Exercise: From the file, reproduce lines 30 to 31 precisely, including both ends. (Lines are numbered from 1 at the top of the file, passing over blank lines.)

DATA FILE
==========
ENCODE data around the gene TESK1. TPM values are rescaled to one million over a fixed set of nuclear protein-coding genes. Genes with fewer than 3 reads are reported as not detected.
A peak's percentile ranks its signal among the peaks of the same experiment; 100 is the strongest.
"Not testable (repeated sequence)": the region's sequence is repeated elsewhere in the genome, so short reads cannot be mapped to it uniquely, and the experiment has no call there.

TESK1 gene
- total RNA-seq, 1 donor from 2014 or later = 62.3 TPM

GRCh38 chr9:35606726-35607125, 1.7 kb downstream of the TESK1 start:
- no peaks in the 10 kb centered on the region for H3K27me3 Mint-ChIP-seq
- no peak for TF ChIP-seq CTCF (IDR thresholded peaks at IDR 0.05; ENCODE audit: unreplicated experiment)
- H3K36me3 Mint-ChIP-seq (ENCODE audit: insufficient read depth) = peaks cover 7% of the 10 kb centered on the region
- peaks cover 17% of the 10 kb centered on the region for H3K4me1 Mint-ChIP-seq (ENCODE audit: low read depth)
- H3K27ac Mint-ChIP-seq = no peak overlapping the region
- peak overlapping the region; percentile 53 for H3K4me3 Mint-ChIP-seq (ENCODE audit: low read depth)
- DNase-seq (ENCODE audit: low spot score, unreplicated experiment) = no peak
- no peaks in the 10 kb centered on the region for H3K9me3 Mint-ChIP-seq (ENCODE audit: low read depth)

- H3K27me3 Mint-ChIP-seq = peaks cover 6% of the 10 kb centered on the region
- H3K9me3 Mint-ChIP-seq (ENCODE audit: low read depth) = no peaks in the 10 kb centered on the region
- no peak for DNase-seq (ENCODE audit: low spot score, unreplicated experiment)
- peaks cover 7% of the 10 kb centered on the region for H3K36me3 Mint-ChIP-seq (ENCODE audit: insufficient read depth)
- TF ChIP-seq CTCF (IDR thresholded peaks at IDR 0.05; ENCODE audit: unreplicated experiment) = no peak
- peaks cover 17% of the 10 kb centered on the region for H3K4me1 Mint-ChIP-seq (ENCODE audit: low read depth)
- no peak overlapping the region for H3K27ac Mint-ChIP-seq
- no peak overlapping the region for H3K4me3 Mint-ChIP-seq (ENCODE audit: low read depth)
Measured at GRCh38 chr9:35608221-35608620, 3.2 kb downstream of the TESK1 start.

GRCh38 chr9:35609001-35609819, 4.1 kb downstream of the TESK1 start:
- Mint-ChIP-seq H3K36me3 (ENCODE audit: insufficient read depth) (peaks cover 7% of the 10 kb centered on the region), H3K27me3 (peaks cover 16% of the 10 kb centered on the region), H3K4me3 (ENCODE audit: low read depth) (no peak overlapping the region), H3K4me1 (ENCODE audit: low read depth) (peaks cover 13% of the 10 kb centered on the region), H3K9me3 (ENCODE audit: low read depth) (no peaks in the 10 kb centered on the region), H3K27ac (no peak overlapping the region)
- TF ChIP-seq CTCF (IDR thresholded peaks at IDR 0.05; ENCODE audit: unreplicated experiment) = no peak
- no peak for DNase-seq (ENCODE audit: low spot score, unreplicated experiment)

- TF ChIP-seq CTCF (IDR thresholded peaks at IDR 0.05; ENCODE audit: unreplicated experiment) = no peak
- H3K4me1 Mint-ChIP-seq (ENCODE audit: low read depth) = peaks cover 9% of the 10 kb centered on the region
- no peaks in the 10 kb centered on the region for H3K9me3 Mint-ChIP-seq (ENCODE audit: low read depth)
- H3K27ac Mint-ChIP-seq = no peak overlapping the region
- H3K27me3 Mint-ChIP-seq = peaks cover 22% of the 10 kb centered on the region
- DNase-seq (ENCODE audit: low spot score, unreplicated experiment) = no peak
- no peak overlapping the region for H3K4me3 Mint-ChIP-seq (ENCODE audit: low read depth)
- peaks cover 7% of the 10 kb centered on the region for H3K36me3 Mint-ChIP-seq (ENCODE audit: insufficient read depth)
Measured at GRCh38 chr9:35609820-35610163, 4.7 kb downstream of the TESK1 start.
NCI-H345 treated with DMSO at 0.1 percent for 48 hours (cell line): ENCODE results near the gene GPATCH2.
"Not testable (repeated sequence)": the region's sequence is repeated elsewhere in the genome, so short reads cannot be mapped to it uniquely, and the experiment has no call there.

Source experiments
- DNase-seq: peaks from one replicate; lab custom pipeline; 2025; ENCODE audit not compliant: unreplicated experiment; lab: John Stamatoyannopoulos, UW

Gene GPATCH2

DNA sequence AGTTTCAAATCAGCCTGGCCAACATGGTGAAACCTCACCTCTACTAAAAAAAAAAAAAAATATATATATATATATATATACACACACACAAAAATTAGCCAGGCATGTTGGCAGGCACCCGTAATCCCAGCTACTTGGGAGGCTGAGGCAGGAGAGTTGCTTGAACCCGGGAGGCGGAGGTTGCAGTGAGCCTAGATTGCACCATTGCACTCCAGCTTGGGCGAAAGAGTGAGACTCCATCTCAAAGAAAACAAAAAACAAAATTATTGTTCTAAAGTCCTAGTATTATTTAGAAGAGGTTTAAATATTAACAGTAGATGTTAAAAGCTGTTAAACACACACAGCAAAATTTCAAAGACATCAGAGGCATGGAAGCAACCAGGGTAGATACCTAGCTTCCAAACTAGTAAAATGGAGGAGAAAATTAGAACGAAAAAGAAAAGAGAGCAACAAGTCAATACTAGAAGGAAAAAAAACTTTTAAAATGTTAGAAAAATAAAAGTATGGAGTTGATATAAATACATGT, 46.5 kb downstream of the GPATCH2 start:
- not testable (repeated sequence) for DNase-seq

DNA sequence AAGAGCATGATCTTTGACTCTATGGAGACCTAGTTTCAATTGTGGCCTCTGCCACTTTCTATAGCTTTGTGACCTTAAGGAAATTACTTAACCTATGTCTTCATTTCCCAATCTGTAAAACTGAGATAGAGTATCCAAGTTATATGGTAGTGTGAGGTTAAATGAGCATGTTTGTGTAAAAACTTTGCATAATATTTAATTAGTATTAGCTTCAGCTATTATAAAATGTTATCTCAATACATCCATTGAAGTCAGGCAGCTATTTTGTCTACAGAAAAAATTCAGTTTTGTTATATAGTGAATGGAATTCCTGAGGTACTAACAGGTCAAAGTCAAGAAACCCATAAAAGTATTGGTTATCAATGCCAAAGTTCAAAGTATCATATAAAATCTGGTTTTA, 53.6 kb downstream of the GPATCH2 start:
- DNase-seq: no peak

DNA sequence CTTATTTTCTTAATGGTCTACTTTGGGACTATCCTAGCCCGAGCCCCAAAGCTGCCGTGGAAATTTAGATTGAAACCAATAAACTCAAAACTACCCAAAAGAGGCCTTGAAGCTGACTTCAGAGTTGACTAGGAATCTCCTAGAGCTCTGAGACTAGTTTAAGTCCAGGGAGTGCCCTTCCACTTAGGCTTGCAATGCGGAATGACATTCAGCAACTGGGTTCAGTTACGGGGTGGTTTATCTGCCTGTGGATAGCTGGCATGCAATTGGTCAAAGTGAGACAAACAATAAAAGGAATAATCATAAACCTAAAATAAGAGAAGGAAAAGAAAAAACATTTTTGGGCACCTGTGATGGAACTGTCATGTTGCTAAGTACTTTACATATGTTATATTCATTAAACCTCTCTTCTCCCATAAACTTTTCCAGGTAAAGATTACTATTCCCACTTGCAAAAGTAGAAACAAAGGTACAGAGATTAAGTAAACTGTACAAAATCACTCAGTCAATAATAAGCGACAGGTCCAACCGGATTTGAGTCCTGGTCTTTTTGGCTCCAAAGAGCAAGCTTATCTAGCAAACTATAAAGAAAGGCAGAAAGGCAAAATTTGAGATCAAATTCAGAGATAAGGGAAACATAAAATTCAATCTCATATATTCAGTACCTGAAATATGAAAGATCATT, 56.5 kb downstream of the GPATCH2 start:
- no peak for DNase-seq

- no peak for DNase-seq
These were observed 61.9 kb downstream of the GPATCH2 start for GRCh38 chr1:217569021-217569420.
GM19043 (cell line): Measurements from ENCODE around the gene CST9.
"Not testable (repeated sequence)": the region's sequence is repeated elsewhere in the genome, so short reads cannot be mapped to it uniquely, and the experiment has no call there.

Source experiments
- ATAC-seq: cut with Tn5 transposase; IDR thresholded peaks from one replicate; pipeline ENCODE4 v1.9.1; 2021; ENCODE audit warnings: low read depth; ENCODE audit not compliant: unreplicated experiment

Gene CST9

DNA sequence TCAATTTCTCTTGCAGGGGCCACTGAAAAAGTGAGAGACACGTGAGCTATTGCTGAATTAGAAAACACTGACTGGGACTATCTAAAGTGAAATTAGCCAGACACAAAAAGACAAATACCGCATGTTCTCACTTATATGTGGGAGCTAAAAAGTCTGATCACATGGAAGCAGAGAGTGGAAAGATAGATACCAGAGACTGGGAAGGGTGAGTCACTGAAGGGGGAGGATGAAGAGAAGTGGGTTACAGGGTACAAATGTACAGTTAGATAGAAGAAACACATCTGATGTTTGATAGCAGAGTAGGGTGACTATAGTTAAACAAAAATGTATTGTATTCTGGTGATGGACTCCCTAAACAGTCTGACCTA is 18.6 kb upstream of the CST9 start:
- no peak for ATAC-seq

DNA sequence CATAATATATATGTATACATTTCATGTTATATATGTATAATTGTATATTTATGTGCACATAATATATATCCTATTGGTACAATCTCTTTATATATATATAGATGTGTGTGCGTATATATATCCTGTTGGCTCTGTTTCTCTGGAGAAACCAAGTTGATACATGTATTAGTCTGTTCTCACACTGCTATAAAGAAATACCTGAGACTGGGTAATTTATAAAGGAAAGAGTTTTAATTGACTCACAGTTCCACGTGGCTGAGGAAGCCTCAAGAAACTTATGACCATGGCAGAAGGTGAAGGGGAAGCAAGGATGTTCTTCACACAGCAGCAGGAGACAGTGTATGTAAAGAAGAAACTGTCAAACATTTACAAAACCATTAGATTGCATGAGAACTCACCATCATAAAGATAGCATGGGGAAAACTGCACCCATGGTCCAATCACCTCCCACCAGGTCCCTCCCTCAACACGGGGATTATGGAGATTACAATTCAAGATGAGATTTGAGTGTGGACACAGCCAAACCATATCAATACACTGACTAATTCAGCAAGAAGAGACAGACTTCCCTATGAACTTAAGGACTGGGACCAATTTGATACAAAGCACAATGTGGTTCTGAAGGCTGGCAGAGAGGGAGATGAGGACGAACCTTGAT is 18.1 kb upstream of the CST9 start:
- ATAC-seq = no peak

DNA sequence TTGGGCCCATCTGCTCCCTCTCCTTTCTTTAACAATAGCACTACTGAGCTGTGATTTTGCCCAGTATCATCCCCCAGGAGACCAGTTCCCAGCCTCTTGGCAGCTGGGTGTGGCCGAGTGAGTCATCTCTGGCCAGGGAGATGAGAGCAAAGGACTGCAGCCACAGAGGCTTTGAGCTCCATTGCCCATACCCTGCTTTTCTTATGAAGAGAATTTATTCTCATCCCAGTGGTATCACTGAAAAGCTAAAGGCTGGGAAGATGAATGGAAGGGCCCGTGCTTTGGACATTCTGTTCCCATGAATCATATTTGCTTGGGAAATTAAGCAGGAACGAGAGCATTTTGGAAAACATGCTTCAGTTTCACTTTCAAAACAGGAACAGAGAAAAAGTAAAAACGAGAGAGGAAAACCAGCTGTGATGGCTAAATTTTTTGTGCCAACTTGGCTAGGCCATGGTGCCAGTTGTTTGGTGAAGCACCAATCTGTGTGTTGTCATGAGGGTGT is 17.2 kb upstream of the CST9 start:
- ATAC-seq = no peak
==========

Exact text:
- no peaks in the 10 kb centered on the region for H3K9me3 Mint-ChIP-seq (ENCODE audit: low read depth)
- H3K27ac Mint-ChIP-seq = no peak overlapping the region